Being a guardian angel seems like it would be tough work. Even more so when you’re tasked to help a bumbling man named Harold win a series of races. And that’s exactly what Moon Spider Studio has you do in their side-scrolling platformer title, Harold. How much fun can one have doing everything they can to ensure Harold wins the race?
As the naturally gifted guardian angel-in-training Gabriel, you are tasked to have the awkward yet determined runner named Harold. To be able to attend the illustrious Archangel Academy, Gabriel will need to ensure that Harold places no lower than third place in each of the twelve races. Between races, you get to view a short snippet that progresses the story.
Those hoping for a rich story will be disappointed. However, I feel that the story and its lightheartedness is a perfect fit for this side-scrolling platform title. Harold is lovable in a bumbling way and you can’t help but want to root for this underdog.
The gameplay behind Harold is easy to understand: Use motivation clouds to get Harold to run faster in bursts while navigating obstacles and turning the tide for his opponents. While the idea behind it is easy, the races do a very good job at being challenging enough to sometimes make you frustated. During the courses, there are obstacles that can hinder Harold or if used at the right time, can ensure Harold’s lead. As Harold is in a constant state of motion, you’ll need to perfect the timing of moving platforms to switching from one controllable obstacle to another before he runs into a dead end. Obstacles are not only useful in aiding Harold. They can be used to screw over his competition. From things like sliding platforms to a net full of fish fit for a whale to eat, the obstacles are varied and fit in with the setting of each course.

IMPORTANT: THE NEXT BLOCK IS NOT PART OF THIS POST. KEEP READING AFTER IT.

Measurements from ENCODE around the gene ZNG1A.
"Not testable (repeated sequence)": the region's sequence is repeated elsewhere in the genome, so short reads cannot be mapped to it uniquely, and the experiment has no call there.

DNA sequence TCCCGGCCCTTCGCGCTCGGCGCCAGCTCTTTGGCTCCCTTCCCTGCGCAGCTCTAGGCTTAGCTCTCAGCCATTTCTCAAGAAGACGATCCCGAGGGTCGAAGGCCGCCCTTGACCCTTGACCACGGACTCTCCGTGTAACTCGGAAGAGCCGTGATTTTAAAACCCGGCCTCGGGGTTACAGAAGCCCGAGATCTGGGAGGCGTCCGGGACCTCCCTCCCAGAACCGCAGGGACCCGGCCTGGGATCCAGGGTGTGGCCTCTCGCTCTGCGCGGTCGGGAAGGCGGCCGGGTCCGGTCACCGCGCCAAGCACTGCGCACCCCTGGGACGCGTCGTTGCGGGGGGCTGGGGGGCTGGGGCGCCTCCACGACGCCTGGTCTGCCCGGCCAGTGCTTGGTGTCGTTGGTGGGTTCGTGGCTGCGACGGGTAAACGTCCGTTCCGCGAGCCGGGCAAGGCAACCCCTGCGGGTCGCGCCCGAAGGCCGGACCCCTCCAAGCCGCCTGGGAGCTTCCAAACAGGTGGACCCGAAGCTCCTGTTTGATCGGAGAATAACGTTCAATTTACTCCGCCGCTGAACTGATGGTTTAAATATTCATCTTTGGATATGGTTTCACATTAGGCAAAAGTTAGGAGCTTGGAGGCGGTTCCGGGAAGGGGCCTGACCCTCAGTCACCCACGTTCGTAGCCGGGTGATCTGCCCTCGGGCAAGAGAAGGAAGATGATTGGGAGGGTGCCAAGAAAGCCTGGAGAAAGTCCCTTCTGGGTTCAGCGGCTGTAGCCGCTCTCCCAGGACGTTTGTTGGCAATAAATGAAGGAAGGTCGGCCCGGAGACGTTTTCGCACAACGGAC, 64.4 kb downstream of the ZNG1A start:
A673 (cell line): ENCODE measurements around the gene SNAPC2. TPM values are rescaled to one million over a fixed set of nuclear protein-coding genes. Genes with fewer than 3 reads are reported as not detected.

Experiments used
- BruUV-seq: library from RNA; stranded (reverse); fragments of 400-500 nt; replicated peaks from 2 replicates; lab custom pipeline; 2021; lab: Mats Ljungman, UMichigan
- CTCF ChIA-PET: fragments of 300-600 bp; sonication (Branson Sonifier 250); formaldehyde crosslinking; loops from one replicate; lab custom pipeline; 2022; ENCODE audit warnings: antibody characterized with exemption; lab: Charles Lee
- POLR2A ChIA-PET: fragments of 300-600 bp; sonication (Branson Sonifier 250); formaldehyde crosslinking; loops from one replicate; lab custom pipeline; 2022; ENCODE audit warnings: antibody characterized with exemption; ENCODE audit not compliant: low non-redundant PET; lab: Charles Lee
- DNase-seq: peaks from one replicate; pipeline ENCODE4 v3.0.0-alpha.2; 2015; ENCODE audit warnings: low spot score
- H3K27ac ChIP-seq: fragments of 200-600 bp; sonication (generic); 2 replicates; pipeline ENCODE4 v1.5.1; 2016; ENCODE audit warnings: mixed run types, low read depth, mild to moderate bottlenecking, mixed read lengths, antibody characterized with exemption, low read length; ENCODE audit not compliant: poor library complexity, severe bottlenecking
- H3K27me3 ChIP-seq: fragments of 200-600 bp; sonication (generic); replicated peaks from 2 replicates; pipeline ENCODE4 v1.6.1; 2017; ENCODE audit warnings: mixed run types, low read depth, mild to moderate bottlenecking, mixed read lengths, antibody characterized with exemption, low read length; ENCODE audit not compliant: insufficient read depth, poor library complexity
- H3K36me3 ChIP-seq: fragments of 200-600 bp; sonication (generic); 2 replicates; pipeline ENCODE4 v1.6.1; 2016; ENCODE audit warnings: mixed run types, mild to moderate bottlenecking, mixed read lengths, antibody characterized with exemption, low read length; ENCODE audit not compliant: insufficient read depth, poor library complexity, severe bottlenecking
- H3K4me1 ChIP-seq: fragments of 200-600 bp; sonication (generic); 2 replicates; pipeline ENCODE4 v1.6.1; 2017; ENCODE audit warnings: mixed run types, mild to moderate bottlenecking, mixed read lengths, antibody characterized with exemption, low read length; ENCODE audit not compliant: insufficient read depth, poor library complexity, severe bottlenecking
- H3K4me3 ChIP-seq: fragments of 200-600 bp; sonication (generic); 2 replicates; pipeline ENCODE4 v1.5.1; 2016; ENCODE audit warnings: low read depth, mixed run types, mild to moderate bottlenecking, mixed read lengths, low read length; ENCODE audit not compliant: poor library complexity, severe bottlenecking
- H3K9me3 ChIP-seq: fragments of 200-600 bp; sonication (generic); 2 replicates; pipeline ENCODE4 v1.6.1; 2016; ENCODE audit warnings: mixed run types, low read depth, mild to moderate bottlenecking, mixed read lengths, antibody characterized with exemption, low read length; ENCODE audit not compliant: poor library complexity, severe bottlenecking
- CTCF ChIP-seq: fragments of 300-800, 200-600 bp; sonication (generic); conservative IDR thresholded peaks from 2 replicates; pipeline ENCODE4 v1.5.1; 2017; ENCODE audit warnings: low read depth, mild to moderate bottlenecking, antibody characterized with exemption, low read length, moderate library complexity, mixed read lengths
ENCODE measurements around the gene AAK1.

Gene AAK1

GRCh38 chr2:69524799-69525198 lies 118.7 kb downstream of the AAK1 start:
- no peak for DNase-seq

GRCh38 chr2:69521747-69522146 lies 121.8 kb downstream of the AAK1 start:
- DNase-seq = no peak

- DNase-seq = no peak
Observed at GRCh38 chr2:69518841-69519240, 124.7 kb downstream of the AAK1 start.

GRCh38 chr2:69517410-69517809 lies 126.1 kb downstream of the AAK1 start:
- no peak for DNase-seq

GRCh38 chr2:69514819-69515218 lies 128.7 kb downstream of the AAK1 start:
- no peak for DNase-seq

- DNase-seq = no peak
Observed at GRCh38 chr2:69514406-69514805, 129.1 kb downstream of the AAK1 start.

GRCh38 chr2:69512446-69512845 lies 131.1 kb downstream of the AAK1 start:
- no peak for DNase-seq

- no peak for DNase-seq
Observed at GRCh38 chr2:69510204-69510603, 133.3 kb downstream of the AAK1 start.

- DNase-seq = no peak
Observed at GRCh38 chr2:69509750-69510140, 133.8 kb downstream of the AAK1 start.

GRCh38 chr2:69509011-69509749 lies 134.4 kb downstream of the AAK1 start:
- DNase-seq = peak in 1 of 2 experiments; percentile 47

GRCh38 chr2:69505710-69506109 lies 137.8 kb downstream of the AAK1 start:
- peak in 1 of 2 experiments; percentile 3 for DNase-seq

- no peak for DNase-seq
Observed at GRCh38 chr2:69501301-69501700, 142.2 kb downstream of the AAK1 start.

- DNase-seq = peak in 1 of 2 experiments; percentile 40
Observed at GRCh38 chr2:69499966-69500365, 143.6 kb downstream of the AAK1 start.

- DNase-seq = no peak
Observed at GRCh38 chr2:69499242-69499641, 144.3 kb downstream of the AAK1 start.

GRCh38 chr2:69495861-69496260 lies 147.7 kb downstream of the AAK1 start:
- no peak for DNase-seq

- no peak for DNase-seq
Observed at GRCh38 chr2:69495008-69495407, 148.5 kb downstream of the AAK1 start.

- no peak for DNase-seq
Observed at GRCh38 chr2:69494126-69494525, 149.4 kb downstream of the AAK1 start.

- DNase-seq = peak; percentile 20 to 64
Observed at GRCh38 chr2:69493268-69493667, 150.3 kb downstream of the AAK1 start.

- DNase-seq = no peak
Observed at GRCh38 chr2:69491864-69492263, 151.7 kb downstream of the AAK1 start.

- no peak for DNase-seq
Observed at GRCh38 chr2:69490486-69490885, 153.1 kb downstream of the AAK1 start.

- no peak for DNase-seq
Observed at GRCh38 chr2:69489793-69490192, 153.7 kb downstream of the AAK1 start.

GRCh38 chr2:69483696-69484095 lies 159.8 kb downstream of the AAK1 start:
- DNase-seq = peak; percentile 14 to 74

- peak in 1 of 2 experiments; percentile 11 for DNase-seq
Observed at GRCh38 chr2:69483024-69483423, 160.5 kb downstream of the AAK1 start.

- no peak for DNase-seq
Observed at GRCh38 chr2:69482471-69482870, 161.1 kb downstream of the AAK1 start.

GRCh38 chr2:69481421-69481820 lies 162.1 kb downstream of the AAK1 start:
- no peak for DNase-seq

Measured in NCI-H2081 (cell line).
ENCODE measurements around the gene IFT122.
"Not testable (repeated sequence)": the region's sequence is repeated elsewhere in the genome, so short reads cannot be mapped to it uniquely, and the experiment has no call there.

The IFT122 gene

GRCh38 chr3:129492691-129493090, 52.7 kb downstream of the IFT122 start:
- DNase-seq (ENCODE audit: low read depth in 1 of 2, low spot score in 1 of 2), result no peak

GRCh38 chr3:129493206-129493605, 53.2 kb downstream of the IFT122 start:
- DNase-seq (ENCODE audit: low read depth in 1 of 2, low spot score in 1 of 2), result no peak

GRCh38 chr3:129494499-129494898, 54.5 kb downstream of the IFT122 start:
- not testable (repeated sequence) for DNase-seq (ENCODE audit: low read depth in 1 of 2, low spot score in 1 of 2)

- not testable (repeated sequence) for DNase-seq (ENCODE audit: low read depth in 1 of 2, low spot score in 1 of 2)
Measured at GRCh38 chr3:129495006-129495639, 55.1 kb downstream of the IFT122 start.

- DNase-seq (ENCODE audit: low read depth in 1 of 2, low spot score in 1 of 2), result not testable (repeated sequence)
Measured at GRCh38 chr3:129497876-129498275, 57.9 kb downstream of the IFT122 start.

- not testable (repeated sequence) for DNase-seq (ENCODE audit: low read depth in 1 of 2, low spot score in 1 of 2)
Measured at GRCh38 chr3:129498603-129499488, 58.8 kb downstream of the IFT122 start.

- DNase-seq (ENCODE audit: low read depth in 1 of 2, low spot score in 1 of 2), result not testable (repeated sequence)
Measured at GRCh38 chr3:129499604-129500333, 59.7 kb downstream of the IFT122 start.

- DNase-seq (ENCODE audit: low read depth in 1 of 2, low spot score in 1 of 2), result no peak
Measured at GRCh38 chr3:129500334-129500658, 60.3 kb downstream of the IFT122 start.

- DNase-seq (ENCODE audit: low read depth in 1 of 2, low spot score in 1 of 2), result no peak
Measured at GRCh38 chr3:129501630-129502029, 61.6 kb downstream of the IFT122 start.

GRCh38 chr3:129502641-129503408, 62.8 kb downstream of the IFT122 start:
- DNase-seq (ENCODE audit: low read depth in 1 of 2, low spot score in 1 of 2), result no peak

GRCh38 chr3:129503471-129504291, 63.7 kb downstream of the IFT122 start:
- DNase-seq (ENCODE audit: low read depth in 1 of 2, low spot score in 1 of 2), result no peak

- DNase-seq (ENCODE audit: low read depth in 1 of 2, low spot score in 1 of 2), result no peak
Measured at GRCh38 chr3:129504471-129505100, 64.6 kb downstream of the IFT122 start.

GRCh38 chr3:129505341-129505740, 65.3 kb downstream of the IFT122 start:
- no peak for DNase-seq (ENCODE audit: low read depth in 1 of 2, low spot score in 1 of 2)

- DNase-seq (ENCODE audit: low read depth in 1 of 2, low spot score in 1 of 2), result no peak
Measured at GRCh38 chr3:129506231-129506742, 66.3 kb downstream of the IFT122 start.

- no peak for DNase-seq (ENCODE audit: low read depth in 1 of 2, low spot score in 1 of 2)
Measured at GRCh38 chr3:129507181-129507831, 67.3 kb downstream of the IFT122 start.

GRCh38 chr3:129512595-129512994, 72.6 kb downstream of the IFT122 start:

Luckily, you get the chance to pratice the current course to learn the ropes. Though it’s important to note that in order to access the actual race, you will need to complete the practice run. Harold might always be on the go but unless you motivate him, he’s a rather slow runner. To motivate him, you’ll have to use a bolt of lightning that shocks Harold into speeding up his pace for a short duration. The motivation puffs can be filled by collecting halos scattered throughout the course. It takes only two to fill a puff but with each ‘death’, you lose a halo. Once you are out of halos, death has you retry the whole course. It is important to note that in order to play Harold, you will need to use a controller. In a way, I feel as if this was the best option as Harold works well with the controller.
One thing that won me over with Harold is the art style. It’s cartoonish and it’s so easy to admire the Disney-like style.While the cutscenes are quite colorful and well-drawn, it is during the actually races that I feel the graphics shine. Just to see the amount of work put into it is impressive for Moon Spider Studio’s debut title. The music is relaxing and doesn’t distract you from the race while the narrator does a great job at delivering the story and practice instructions.
Though you race against other opponents, Harold is a single-player title. But you can compare your times with that of others on the leaderboards. With ten stages to race, you can expect to put away a nice chunk of time (my guess would be anywhere from 5 to 10 hours) to unlock all the races as well as complete the practice runs and challenges.
There were times that I wanted to moan and groan over how much trouble I was having at getting Harold in a top three spot in the races. There were also times that I just wanted to keep trying in hopes of netting him the gold. Harold might not appeal to those who want something a bit casual. But those who enjoy a challenge should definitely check out Harold.
Genre: Side-scrolling Platformer; Indie
Release Date: February 12, 2015
Developer: Moon Spider Studio
Publisher: Moon Spider Studio